Trial and error – because it’s okay to not know what you want

*Post 9 in the 30 Posts in 30 Days Challenge

Sometimes it feels like we live in such a strange world. We’re expected to know so many things about ourselves, particularly about our futures, before we even know where to begin.

One of those key moments is when we graduate high school. At this stage, we’re often expected to know what kind of job or career we want in the future, and pick a post-secondary education that works toward it. The strange thing is that we’re expected to know these things usually not really knowing what it means to do that kind of job. It’s hard to know if you’ll like something until you actually do it. I mean we can estimate and predict, but the certainty doesn’t come until you actually get the job, and by then, you’re pretty invested and it can be difficult to leave.

In medicine, that situation doesn’t end when you get in medical school. Once you get into medical school, you realize that you have to apply for residency in a few years, and for very competitive specialties (such as dermatology, plastic surgery, etc.) that means knowing early on that you want to pursue those areas so you can build your resume and put together a good application several years down the line.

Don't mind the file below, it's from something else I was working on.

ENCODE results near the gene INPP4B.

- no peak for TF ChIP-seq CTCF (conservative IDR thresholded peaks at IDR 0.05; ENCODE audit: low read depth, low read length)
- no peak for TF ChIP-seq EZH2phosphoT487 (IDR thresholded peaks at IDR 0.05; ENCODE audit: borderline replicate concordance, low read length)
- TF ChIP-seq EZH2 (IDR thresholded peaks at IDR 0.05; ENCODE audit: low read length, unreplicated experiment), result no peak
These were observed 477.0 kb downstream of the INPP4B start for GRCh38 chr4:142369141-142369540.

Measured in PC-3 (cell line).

In going through medical school, it has taken me more than a year to figure out what I want out of medicine, and it certainly isn’t anything close to what I thought going into medical school, and not even close to what I imagined when I first thought about medicine many years ago. It has also taken me a bit of trial and error, and doing some things I in retrospect didn’t want to do, to figure out were I’m supposed to be. But that’s okay, because sometimes trial and error is the only way we figure things out.

And I don’t expect my attitudes or desires to not change and evolve – maybe they won’t, but I need to be willing to adjust my goals and expectations as need be. Things in life don’t stop changing, and often the same applies to our thoughts, attitudes, and beliefs.